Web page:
The Daily Gamecock

Name, image, likeness rules introduce athletes to new world of opportunities

<p>The NCAA logo during the NCAA Men’s Basketball Tournament in 2017. The NCAA is changing its rules to allow players within the organization to earn money from their name, image and likeness (NIL).</p>

The NCAA logo during the NCAA Men’s Basketball Tournament in 2017. The NCAA is changing its rules to allow players within the organization to earn money from their name, image and likeness (NIL).

The landscape of college athletics is changing rapidly. After years of debate, scandals and legal action, the NCAA changed its rules to allow student-athletes to earn money off their name, image and likeness (NIL). 

Pressure has been on the NCAA to change its rules and allow athletes to earn money off their NIL for years. It was clear change was coming when California passed its Fair Play to Pay act in 2019. One month later, the NCAA’s board of governors agreed to modernize its NIL rules by January 2021. 

The NCAA failed to set its rules by this deadline, so teams and states worked together to pass their own laws. Schools in South Carolina joined forces and encouraged state representatives to take action so they do not lose any advantages in recruiting. 

“Florida is going to have a competitive advantage over us in recruiting and other things, their student-athletes are going to be able to take advantage of (NIL) and ours aren't," USC senior deputy athletics director Chance Miller said. "We got together with Clemson and Coastal Carolina and others to start shaping a state legislative relief for name, image and likeness."

In May, South Carolina Gov. Henry McMaster signed a bill into law that allows college athletes in the state to earn compensation off their NIL, which would take effect July 2022. 

Then on Jun. 30, the NCAA’s board of directors adopted a new temporary rule change that allowed NIL activity for all student-athletes immediately. The NCAA informed schools to set their own policy for what should be allowed with minimal guidelines.

Just like that, the floodgates opened and players from a variety of sports started announcing NIL deals. 

Sophomore guard Brea Beal announced a deal with Cameo, making her the first Gamecock athlete that announced a NIL deal. Later teammate and junior forward Aliyah Boston also announced a deal with Cameo. 

“Hey fams, I’m on Cameo now! I’m super excited to connect with you all for; birthdays, pep talks, gender reveals, or surprises of any kind! I’m here for anything you need!” Beal said in her tweet announcing the deal.

Bojangles took advantage of new NIL rules by inking deals with college athletes all over the region. Nine Gamecock athletes have deals with Bojangles. Five of them are football players and the other four are women’s basketball players.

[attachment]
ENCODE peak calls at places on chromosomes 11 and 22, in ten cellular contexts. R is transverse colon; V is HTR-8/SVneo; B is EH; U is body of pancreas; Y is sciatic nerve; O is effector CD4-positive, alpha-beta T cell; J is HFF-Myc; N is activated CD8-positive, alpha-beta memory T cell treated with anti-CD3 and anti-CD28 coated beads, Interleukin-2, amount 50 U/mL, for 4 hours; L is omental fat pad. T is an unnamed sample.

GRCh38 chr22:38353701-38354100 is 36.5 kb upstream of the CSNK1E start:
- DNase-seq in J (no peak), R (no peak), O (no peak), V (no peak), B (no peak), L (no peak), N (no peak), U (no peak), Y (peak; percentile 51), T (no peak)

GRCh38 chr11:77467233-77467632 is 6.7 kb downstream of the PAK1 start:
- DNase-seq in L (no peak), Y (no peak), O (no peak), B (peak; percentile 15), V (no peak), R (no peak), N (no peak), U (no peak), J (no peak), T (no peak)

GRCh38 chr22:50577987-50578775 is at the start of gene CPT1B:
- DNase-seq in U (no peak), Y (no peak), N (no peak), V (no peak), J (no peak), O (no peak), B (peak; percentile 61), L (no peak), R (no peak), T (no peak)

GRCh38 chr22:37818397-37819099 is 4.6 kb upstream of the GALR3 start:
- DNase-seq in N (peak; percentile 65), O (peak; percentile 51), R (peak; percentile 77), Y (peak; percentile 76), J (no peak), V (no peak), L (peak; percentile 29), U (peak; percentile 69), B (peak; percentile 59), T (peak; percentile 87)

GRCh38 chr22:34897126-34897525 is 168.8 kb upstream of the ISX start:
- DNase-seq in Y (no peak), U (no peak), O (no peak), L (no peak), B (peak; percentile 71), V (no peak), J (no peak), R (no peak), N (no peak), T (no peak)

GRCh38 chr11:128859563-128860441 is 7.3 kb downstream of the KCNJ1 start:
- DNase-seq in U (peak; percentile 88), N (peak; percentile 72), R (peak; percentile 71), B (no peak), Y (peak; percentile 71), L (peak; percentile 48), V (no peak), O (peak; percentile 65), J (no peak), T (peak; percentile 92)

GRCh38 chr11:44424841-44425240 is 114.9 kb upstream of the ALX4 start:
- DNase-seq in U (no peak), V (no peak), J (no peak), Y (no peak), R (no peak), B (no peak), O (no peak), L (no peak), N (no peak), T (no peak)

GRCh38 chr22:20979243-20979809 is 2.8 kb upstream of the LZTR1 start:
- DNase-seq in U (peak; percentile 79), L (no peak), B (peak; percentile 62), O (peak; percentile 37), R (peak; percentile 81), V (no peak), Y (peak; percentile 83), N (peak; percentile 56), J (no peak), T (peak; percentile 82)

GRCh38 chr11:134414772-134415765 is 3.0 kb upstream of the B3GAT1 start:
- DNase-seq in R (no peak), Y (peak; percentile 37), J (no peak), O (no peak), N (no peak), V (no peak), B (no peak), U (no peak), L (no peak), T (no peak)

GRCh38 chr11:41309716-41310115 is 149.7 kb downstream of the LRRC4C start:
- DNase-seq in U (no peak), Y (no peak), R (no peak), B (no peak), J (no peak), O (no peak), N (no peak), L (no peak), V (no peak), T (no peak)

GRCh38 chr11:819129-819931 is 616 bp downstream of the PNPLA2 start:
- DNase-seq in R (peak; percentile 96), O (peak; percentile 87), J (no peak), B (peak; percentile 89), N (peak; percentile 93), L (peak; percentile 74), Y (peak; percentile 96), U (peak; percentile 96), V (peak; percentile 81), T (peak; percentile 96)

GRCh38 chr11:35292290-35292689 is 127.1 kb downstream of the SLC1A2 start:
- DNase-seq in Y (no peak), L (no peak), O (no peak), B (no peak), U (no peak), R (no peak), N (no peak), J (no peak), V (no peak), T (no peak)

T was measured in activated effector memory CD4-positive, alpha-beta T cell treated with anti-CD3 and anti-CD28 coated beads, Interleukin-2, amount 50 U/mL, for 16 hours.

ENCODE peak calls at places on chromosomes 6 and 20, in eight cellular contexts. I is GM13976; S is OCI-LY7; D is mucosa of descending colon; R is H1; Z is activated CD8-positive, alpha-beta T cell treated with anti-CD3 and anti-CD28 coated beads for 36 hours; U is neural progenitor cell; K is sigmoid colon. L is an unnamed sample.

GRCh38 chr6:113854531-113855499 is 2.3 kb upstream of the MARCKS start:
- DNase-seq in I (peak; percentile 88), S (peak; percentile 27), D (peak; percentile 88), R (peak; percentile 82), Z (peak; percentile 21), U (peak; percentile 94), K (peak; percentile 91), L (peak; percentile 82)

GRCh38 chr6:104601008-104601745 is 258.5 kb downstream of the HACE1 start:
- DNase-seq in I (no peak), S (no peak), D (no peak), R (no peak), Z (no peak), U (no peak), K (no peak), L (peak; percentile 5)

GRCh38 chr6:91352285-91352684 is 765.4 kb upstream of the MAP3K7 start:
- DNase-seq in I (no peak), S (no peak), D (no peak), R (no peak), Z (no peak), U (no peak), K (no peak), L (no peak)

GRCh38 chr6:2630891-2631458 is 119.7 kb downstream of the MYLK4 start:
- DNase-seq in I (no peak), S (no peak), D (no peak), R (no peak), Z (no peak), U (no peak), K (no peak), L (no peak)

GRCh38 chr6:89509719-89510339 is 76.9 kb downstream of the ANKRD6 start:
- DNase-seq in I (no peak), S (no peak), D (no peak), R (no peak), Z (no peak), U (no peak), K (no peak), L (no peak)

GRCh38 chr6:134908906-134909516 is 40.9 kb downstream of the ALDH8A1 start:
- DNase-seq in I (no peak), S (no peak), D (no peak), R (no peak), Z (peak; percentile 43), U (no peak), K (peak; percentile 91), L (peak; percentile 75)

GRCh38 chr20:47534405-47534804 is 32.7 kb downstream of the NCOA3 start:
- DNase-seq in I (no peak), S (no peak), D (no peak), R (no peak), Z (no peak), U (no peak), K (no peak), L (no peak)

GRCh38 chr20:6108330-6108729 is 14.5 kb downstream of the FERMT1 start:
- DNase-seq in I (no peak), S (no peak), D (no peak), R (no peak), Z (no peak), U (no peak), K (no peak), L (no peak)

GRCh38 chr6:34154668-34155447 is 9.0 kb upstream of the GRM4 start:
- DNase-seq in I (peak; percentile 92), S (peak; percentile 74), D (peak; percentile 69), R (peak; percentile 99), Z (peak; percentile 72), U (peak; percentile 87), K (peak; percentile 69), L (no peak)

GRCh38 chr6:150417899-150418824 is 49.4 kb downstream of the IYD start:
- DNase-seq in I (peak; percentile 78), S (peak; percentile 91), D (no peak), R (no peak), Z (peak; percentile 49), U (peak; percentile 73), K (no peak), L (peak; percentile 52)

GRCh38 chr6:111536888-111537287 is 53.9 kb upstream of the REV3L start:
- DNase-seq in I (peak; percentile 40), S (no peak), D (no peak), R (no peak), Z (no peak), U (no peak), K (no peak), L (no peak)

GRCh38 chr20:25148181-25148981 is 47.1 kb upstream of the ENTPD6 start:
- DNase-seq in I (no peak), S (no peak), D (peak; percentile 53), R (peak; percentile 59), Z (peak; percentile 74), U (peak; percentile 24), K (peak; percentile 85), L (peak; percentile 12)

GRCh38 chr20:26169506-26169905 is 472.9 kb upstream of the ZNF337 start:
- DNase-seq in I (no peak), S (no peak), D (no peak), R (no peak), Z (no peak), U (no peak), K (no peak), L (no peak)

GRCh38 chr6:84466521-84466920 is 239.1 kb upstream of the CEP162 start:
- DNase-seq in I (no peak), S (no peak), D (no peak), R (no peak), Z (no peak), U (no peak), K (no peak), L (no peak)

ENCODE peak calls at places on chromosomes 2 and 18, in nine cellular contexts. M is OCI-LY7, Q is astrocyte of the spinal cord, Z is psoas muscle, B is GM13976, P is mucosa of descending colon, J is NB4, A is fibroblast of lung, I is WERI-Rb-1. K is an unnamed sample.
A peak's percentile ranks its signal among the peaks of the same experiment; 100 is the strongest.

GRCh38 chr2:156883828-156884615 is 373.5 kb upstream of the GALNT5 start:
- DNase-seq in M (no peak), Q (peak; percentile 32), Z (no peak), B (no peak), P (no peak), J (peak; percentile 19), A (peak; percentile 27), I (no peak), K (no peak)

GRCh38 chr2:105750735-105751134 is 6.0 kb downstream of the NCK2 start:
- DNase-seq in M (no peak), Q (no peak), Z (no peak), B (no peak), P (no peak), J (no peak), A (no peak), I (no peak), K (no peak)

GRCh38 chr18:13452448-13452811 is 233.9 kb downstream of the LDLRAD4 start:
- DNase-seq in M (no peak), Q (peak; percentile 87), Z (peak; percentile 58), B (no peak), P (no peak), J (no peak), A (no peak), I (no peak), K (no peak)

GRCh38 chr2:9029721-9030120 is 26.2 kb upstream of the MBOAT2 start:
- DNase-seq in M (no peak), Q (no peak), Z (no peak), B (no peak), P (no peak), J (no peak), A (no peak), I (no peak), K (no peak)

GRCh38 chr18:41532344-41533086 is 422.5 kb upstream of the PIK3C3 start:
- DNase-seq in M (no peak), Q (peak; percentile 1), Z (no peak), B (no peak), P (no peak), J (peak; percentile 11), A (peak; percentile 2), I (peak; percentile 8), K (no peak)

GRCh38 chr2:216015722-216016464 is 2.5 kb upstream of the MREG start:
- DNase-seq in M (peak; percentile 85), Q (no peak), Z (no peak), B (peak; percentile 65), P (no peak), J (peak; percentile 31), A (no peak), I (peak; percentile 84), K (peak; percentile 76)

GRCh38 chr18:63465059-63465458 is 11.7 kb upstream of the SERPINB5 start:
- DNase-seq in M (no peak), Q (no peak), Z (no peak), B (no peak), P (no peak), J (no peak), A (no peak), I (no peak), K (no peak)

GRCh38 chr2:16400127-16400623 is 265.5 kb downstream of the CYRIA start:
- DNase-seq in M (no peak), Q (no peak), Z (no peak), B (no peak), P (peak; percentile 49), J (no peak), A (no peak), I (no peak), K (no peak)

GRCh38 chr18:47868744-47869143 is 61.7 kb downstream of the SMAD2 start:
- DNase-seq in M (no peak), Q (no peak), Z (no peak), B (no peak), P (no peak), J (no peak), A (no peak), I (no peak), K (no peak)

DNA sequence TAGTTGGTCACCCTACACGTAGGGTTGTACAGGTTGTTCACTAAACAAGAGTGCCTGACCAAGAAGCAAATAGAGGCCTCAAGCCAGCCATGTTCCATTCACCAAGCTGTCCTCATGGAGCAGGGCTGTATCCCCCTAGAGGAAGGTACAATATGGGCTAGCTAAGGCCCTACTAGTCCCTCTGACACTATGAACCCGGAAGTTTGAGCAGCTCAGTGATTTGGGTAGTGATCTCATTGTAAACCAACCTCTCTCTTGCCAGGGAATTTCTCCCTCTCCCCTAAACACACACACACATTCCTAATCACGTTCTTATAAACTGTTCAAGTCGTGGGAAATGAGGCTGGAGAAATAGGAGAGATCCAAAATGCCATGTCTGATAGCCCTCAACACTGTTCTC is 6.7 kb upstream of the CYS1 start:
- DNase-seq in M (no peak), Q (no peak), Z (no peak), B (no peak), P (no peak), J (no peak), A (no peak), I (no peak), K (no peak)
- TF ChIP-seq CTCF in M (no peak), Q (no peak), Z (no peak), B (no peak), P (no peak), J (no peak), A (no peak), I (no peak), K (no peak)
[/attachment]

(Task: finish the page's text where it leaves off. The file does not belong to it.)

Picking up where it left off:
Not all NIL deals go to football or basketball players. Athletes from all sports can monetize off their NIL. Junior beach volleyball player Kaeli Crews, senior track athlete Stephanie Davis and junior guard Olivia Thompson signed deals with Post Up Careers. 

“You’re seeing athletes across the board with all sports throughout the country that are getting name image and likeness deals,” Miller said. “What we are finding is it is based off people that have been smart within their branding and their social media platforms and have a lot of followers and are using that platform to be able to delve into a business world."

Some athletes found fun and creative ways to monetize off their name image and likeness. Fifth-year tight-end Nick Muse launched his own clothing line that features a picture of himself in a cropped jersey next to the words “Big Nick Energy.” 

To student-athletes on the in's and out's of NIL and building their personal brand, the university athletic department partnered with Altius Sports  Partners (ASP) to teach the players how to navigate this new business. 

“Altius came in early on and they’ve been with us helping us from an educational side," USC associate athletics director for administration Hilary Cox said. "They answer questions from our student-athletes directly and that’s been really helpful.” 

The university has made it clear it wants to provide student-athletes with as many resources as it can to benefit from the new rules. 

“NIL is what our student-athletes want it to be. We can’t be involved in soliciting those activities or anything like that, but we want to put as many resources in front of our student-athletes as possible so should they need help with this area or that area then they have a resource and someone to turn to,” Cox said.

The rule changes are still fresh, and we do not know the long-term effects the change will have on collegiate sports. One thing that is guaranteed is that college sports will never be the same again.

“I think it’s just the start of a wave of changes that we are going to see,” Cox said. “It’s a great opportunity for everyone and we’re certainly going to do everything we can to help our student-athletes maximize these opportunities.”


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